Galway Simon, the early years

Wed, Oct 16, 2019

The Simon Community takes its name from Simon of Cyrene who helped Jesus carry the cross. It was founded in London in 1963 by Anton Wallich-Clifford and a branch was set up in Dublin in 1969. Early in 1979, Frank O’Leary OFM spoke at a meeting in Galway entitled Poverty in Ireland about the work of Simon in providing shelter, friendship, and acceptance to homeless people. Two psychology students, Margaret Brehony and Kathy O’Grady, drew attention to the fact that there were rough sleepers in Galway too.

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The turf market at Raven Terrace

Thu, Oct 10, 2019

Turf was an important and indigenous fuel and so turf markets were an important factor in Galway life (long before anyone ever thought of carbon emissions), especially at this time of year as one prepared to head into winter. Farmers from Rahoon or Barna or surrounding areas would bring their neatly stacked cartloads of turf into town and sometimes go from door to door trying to sell their product. Those who did not have particular customers more often than not would go to designated turf market locations such as Eyre Square, Woodquay, the Small Crane, or Raven Terrace/Garryglass at the corner of Wolfe Tone Bridge. There was a weighbridge opposite where the fire station is now, and this was often used in their transactions. Having sold or bartered their turf, the farmer would then deliver it to the customer.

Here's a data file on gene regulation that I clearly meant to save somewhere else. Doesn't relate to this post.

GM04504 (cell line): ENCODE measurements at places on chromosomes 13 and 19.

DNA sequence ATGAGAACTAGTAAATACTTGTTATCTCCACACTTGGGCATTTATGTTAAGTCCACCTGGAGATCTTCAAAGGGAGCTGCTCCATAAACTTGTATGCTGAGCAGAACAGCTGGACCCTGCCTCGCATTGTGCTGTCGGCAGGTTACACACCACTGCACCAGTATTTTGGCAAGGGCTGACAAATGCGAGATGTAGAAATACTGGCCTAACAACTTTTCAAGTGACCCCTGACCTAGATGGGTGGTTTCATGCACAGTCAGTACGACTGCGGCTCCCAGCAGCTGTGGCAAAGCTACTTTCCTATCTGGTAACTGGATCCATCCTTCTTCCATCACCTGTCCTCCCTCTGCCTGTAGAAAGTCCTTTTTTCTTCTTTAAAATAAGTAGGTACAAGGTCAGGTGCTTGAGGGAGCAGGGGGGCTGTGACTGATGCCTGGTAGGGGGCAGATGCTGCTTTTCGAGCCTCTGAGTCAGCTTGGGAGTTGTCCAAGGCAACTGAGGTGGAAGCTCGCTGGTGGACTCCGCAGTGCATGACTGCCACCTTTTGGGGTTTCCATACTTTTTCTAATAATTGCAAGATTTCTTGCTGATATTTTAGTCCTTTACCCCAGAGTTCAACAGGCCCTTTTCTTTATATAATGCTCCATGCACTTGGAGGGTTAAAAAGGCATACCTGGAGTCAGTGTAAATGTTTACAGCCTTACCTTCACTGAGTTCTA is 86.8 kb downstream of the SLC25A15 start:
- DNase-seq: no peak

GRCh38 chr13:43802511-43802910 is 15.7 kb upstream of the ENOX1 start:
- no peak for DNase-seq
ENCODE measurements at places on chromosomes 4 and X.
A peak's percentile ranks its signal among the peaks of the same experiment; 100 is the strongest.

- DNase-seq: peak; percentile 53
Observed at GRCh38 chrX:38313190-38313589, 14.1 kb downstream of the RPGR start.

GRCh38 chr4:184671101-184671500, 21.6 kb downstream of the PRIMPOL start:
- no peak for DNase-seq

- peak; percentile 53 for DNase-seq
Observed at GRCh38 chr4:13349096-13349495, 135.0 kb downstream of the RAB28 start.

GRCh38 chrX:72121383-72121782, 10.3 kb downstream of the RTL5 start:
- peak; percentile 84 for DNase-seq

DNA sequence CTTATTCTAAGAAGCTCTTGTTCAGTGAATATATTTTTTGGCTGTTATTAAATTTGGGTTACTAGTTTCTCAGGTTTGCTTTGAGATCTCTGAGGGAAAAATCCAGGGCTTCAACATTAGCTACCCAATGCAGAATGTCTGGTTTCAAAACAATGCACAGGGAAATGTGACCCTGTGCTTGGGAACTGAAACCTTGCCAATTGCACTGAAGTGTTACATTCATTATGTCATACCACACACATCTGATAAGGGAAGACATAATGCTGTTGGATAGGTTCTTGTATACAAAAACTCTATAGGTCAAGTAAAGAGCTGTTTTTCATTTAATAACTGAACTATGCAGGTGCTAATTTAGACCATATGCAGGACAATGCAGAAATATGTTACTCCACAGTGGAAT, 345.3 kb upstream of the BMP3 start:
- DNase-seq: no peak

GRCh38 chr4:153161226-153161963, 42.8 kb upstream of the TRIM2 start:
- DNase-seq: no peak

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Balls Bridge, 1685

Thu, Oct 03, 2019

This drawing is of a detail from “A Prospect of Galway” drawn by Thomas Phillips in 1685. It shows the southern end of the middle suburb with Balls Bridge on the left, and the bit of an arch you can see on the far right was part of the West Bridge. Balls Bridge is the bridge over what is now the canal between Upper and Lower Dominick Street, and the buildings we are looking at would be the backs of Lower Dominick Street as seen roughly from across the road from where the Fisheries Tower is today. The West Bridge is where O’Brien’s Bridge is today.

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Tim O’Leary’s shop, Lower Salthill

Thu, Sep 26, 2019

Tim O’Leary was a native of Roscommon who came to Galway to work as a buyer for Moons. He eventually bought this corner building opposite the Industrial School and changed it into a thriving business. It was a high-class grocery which sold fruit, minerals, and all kinds of confectionery. He operated it almost like a modern day supermarket in that you selected your own goods and brought them to the counter to pay. He had an ice cream saloon attached — “Try one of our ‘Frigidaire’ ices” — and would prepare “special gift parcels of sweets, chocolate, fruit and cakes at shortest notice for hotel guests”. He was a very entrepreneurial and imaginative businessman who worked very hard. He did deliveries all over Salthill and, as most houses left the key in the door in those days, he would just walk in, put the groceries on the kitchen table, and be gone quickly. My mother used to say she was always glad she was not in the bath when he arrived.

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Tim O’Leary’s shop, Lower Salthill

Wed, Sep 25, 2019